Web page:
In the meantime I’ll carry on typing and let my new American spellcheck do the rest.

Just a Wee Blether…

About Weird and Wonderful Arizona

I was never sure whether Maggieknockater was a village or a criminal offence until I drove through it on the way to Craigellachie. Apparently it has nothing to do with a woman called Maggie; it means “plain of the hilly ridge” in Gaelic.

But it has always been my favourite weird Scottish place name. Of course there is Dull, Perthshire, which as many people know is twinned with Boring, Oregon. I remember scratching my head when I visited Twatt, on Orkney. And don’t get me started on Cockbridge.

It was no surprise to discover that Americans do bizarre place names on an almost industrial scale. Last week it was announced that a man who had changed his name by deed poll to Santa Claus was running for a place on the city council in North Pole, Alaska. He’ll no doubt be Councillor Claus.

At least North Pole is a fitting name for a town in the freezing wastes of Alaska. But why call a town in middle of the Arizona desert Santa Claus? Someone did early last century. The town used to issue special Christmas stamps and there was a café that sold a Dasher and Dancer omelette. Unlike the real Santa, this place died a death in the 1990s.

Show Low

My favourite Arizona name is Show Low, a town that got its name from a poker game between two men who decided the place “wasn’t big enough for both of us”. One said to the other, “If you can show low, you win”. So he did..on both counts. The main street is called Deuce of Clubs Street in memory of the low card he turned up.

Not far from Show Low is the town of Snowflake. This has nothing to do with the climate; it was founded by two Mormon pioneers, Erastus Snow and William Flake.

The story of Tombstone, Arizona is well known. The town was the site of the Gunfight at the OK Corral and was named by a miner who began looking for ore in the area. He was told that “the only rock you’ll find out there will be your own tombstone”. In fact he discovered silver and made his fortune.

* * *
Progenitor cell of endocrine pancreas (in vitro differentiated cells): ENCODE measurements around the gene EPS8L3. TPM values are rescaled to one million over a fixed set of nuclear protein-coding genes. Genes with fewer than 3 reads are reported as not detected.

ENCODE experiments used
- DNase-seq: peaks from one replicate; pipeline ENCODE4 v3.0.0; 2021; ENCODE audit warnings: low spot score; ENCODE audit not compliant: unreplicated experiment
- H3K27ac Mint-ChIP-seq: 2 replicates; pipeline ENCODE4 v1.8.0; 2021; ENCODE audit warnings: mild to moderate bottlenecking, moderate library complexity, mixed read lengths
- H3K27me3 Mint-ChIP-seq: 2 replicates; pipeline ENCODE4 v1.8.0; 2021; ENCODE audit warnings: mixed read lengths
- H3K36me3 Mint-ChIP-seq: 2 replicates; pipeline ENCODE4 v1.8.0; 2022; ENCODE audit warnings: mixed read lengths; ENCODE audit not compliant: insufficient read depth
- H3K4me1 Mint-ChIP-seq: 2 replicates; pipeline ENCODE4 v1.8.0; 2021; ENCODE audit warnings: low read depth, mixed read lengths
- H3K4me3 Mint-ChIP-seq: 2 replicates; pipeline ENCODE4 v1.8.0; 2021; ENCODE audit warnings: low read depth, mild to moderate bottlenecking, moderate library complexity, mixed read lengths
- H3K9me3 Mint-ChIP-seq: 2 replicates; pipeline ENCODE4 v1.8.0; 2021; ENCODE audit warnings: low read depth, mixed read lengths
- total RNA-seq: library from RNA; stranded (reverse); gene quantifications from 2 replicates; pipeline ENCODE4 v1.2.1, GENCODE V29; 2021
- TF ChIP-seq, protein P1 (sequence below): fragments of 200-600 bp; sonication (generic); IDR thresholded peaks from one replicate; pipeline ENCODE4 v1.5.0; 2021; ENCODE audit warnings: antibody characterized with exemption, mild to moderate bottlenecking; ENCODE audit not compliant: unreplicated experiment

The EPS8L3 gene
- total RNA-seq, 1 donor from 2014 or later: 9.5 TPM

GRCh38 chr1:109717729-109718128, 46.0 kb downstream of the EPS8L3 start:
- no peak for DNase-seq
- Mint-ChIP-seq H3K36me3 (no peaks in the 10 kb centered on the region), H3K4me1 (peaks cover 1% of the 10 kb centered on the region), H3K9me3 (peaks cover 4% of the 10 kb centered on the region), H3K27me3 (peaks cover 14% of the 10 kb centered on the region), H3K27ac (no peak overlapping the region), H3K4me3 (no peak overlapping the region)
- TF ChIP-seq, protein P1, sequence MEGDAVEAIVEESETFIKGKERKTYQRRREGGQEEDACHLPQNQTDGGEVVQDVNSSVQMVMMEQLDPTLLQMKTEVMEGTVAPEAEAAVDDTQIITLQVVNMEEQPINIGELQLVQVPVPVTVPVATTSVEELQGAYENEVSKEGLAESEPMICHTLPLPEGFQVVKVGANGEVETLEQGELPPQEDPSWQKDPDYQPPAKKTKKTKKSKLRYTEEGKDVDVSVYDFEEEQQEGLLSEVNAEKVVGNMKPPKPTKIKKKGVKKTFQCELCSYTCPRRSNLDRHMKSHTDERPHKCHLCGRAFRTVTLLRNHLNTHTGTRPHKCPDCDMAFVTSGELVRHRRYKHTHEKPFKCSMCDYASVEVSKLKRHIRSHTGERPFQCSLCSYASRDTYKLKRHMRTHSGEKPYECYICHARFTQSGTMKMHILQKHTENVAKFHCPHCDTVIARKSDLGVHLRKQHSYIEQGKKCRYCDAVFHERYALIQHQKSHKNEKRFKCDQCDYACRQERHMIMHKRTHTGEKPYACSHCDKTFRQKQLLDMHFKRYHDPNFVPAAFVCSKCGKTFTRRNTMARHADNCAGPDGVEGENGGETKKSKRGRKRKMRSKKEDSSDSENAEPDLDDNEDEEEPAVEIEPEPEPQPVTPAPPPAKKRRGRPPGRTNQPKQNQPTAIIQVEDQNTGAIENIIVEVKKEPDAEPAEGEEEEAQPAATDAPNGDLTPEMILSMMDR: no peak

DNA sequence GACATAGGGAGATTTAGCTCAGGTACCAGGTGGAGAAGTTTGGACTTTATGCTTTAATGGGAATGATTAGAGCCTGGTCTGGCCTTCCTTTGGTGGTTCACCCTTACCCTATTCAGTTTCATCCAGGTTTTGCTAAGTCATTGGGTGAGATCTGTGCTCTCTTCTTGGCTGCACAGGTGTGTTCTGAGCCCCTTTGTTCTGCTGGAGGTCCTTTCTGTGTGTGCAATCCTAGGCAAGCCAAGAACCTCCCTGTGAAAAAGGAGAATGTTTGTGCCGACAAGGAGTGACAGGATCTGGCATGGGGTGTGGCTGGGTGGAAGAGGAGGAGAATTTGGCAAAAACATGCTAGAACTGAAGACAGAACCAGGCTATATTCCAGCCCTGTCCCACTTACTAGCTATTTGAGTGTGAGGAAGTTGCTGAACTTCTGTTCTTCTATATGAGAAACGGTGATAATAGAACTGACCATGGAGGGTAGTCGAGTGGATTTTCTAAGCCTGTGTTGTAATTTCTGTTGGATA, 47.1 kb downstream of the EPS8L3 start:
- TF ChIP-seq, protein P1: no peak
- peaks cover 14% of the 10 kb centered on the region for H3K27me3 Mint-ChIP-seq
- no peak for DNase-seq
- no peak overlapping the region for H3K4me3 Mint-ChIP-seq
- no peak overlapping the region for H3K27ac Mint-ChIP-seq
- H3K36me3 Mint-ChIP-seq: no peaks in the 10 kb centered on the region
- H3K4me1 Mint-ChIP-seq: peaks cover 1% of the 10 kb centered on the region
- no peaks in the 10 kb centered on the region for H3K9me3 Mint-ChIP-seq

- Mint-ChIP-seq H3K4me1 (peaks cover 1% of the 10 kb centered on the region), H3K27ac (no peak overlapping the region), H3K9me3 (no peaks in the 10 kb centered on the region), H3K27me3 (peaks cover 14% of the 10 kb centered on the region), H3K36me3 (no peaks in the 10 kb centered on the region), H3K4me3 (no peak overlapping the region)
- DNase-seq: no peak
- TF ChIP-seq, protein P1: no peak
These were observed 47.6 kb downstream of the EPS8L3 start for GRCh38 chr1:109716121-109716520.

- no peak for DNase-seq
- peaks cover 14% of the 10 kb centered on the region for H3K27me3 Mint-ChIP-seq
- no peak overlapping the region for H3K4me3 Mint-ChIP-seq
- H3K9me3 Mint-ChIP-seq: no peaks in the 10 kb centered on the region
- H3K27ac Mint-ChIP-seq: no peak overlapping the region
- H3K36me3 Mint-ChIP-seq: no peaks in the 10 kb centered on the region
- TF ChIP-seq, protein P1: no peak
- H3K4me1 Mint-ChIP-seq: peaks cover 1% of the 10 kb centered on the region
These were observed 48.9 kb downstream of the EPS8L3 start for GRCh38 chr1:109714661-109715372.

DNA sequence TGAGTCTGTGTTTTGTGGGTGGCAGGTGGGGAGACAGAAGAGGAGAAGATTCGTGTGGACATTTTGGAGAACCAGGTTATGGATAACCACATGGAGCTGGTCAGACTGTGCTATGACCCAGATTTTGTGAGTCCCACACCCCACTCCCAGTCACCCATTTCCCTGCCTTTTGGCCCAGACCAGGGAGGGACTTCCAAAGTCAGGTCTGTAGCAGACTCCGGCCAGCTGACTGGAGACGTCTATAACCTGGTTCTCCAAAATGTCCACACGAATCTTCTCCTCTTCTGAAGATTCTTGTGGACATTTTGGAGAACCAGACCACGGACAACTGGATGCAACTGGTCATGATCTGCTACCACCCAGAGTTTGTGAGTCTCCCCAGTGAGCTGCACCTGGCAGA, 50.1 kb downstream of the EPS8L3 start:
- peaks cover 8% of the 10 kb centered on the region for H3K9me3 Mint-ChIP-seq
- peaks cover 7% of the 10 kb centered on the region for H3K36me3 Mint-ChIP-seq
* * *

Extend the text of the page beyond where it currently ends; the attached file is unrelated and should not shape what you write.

Happy Jack is a hamlet and popular campground near the centre of the state. It was so called because of a cheerful lumberman who lived nearby. Down near the Mexican border is the town of Why. Or should it be Why? It was built near a Y junction but state law insisted that all names must have at least three letters – so instead of Y it became Why.

One old Arizona ghost town sounds as though it was named by a drunken Scotsman on a Saturday night. Yes there was once a thriving community in this neck of the woods called Total Wreck. It had two hotels and five saloons to cater for only 35 occupied houses – so it might well have been aptly named.

Talking of appropriate names, Nothing, Arizona, is literally that. There was once a filling station and a convenience store but now there is just absolutely nothing in Nothing. As for Surprise, it is a major city with a population of more than 120,000. The founder, one Flora Mae Statler, said at the time that “she would be surprised if the town amounted to much”.

I have no idea of the origins of Monkey’s Eyebrow and Grasshopper Junction.  Carefree presumably promises a laid-back and relaxing life; and Bumblebee is named after a quick-witted gent who threw a rock at a beehive to distract an armed pursuer. The bees then attacked his assailant and he escaped.

It’s a weird and wonderful place out here in the Wild West. But I’m not sure any of these places comes close to Maggieknockater.

Just a Wee Blether…

About the Killer Critters of Arizona